Youth services have a vital role to play in tackling crime, gang culture and loneliness, a charity has argued today.
A new report by YMCA found a quarter of young people do not spend time with their friends outside of school due to a fear of gangs. A third also stopped seeing friends away from school as they did not feel safe on the streets.
Only half of young people could identify any youth services near them, despite 55% believing they help keep young people off the streets, the report found.
In addition to reducing crime, more than half of those surveyed also said youth services gave them the opportunity to develop new skills and improve their confidence and self-esteem.
‘While young people are forced to bear the brunt of drastic and increased cuts, they are expected to do so quietly and without consequence,’ said Denise Hatton, chief executive of YMCA England & Wales.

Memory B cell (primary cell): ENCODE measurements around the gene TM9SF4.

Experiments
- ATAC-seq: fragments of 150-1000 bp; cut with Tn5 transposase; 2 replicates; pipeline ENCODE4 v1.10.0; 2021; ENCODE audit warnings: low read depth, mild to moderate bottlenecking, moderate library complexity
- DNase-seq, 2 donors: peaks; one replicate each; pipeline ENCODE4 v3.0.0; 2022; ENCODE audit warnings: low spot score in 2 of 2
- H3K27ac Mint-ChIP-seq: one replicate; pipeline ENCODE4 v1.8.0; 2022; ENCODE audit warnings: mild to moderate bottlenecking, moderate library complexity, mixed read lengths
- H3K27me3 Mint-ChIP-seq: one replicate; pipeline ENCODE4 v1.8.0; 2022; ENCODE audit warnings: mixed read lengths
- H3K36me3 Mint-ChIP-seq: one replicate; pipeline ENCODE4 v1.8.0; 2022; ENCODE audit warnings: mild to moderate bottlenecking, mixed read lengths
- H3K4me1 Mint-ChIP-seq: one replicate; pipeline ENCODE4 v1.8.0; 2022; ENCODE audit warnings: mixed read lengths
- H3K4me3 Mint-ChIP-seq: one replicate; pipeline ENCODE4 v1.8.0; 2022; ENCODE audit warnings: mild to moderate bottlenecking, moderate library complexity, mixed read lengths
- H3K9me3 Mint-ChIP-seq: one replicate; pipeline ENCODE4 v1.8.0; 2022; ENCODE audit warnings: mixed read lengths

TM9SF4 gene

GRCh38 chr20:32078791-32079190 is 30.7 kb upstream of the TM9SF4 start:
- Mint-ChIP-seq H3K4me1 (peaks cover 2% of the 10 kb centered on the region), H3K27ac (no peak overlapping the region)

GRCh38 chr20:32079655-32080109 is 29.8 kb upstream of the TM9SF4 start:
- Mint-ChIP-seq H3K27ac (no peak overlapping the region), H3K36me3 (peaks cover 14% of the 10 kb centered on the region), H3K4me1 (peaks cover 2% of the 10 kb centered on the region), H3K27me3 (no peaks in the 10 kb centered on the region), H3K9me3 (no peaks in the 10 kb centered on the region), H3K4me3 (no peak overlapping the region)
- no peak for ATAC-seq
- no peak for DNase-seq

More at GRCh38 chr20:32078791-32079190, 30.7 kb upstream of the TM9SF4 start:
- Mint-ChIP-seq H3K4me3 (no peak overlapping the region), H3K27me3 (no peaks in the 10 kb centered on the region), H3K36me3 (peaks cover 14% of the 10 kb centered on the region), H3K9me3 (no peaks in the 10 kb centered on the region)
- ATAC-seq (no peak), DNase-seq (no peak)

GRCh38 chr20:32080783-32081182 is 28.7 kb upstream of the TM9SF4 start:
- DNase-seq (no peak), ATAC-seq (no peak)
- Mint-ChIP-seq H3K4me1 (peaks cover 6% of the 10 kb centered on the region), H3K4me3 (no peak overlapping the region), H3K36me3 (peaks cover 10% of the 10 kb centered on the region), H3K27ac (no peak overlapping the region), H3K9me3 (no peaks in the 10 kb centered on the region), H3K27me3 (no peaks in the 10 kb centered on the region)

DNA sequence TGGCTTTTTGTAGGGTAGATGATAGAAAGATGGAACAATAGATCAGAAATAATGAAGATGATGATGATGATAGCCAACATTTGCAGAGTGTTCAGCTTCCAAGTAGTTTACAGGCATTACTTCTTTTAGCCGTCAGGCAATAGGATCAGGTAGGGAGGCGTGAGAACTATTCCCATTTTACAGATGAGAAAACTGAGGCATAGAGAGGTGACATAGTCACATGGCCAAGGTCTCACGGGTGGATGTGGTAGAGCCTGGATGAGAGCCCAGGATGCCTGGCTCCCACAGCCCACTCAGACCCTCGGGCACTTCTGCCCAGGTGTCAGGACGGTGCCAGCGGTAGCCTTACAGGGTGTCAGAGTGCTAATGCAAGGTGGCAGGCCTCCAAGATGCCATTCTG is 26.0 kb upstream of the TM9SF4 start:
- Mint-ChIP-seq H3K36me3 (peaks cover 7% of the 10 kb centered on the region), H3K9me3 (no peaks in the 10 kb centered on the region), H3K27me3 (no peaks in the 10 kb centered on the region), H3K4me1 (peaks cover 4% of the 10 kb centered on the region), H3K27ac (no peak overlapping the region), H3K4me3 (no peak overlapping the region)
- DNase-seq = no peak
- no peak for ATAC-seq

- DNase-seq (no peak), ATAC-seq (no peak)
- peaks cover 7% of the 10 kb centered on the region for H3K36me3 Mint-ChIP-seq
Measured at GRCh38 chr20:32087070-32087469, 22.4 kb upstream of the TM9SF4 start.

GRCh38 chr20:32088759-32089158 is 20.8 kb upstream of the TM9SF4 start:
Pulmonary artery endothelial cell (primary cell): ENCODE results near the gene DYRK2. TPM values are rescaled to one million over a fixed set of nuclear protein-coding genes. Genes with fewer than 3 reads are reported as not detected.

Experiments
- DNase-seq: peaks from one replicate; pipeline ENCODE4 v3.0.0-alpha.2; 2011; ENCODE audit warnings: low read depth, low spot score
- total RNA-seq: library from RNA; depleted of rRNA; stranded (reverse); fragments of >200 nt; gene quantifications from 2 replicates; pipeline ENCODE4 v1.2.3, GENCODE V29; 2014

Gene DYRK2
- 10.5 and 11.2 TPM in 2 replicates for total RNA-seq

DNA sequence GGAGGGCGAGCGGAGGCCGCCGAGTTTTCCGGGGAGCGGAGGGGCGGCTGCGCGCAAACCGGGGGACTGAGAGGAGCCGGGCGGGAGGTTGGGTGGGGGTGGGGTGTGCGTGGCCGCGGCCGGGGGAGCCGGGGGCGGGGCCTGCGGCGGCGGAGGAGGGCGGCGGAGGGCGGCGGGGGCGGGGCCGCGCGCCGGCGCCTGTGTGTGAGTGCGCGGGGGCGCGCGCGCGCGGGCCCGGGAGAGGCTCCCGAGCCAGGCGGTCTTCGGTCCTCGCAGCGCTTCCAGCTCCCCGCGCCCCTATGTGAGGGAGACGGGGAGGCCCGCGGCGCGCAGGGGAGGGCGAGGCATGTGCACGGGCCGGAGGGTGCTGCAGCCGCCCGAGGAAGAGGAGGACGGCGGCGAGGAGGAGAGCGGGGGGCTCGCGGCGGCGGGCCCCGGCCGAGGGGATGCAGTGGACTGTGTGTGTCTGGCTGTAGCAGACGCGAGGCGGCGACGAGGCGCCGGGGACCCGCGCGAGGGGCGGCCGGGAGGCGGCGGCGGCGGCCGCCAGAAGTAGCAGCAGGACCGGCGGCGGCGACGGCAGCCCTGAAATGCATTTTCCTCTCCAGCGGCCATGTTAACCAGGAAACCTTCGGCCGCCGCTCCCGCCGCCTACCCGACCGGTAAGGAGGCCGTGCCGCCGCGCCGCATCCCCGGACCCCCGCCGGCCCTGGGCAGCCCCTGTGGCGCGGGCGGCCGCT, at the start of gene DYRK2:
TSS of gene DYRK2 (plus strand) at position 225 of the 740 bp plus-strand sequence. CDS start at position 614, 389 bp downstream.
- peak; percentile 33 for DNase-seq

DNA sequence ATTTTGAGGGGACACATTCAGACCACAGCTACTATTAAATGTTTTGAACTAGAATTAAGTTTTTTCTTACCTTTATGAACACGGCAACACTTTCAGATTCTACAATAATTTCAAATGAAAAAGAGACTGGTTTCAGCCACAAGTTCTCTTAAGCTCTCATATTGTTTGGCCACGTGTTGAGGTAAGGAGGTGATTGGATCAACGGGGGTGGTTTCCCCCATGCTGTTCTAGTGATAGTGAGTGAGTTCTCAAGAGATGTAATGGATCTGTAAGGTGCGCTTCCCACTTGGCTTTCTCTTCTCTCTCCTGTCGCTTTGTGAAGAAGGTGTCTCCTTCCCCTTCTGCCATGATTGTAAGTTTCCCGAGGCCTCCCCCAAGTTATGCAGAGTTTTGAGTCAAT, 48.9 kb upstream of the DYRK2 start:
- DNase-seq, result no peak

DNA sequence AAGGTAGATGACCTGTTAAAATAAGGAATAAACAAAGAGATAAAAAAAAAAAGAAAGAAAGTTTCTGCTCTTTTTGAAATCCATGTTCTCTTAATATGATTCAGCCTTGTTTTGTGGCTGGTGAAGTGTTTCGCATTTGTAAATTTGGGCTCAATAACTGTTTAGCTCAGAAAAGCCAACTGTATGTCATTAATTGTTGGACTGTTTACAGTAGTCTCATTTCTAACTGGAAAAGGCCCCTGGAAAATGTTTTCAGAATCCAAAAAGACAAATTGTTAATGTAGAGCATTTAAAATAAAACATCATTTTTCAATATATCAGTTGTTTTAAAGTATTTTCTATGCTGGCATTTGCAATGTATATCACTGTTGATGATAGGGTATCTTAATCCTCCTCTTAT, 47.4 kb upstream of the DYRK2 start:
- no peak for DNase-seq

‘These findings show that what they are crying out for are the very things youth services are specifically designed to provide. Every young person deserves a safe space, a trusted adult and the opportunity to enjoy being young. Young people are telling us what they need – in their own words – and in order to support them now and in the future, they must be listened to and acted upon.’
Head of local government at Unison, Jon Richards, added: 'Youth services are in tatters after almost a decade of austerity. Our research has shown that since 2010 government cuts have forced 940 youth centres to close with the loss of 4,500 youth workers.'